Fix-it's spellcheck feature is awesome. It alerts you if you typed a class name that doesn't exist and it even suggests a list of possible corrections before you even compile.



    Also in split-view, selecting the implementation classes on the left side for editing/viewing automatically displays the interfacing classes on the right while you navigate in the Jump Bar.



    I noticed Xcode 4 does have some resemblance to iTunes with that stop and playback buttons along with the new status bar at the top.



    Quote:

    New tools also allow users to compare different files for changes over time that have been checked into a version control system and revert or merge code into the latest version.



    Its called the Blame tool.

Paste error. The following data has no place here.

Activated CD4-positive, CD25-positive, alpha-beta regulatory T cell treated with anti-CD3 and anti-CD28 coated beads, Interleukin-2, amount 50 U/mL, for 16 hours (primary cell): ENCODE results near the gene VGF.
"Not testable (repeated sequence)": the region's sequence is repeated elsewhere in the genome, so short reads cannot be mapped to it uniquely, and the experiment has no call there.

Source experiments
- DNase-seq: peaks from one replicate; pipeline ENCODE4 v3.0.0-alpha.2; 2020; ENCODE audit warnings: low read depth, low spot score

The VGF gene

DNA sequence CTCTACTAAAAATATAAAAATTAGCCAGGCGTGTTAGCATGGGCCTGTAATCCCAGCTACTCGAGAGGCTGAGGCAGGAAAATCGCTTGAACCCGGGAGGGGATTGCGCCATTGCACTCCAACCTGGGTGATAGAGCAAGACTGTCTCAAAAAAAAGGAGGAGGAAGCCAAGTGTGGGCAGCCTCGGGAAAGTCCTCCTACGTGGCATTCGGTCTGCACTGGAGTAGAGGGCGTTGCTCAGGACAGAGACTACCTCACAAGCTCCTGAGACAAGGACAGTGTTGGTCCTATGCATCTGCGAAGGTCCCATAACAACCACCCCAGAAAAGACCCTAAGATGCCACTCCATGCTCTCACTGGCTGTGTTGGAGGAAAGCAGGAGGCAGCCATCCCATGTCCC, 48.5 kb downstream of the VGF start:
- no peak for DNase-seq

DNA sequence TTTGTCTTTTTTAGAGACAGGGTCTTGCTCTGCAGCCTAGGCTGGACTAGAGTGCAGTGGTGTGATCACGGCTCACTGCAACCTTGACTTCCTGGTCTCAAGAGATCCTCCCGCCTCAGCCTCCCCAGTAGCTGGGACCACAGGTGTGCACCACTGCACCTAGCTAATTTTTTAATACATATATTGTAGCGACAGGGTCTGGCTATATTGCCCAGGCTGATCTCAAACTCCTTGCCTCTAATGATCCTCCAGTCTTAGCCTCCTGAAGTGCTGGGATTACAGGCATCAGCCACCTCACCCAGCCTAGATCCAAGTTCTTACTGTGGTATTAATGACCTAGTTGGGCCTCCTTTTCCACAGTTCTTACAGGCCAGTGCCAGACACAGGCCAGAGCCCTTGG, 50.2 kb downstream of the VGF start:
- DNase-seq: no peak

• Reply 6 of 95
    Just as I'm trying to learn the Xcode 3, they change it again? Is there a good reference for Xcode 4 anywhere?
  • Reply 7 of 95
    nvidia2008nvidia2008 Posts: 9,262member
    This single-window stuff and version control looks good. I'm not a developer though, I just dreamt last night I went to Perth (Australia) to do my Masters degree in iOS development. Weird, huh.
  • Reply 8 of 95
    nvidia2008nvidia2008 Posts: 9,262member
    "I'm not an iOS developer, I just play one on TV..."
  • Reply 9 of 95
    Now the XCode editor finally catches up to Visual Studio, Eclipse, and Netbeans. The code completion and debugging was inferior to those IDEs. Now Apple is applying a formula that works, which is the single window view of the other IDEs.



    Still, they managed to also come up with at least one brand-new idea. The code and GUI side-by-side view is something I haven't seen, but is a fantastic idea.
  • Reply 10 of 95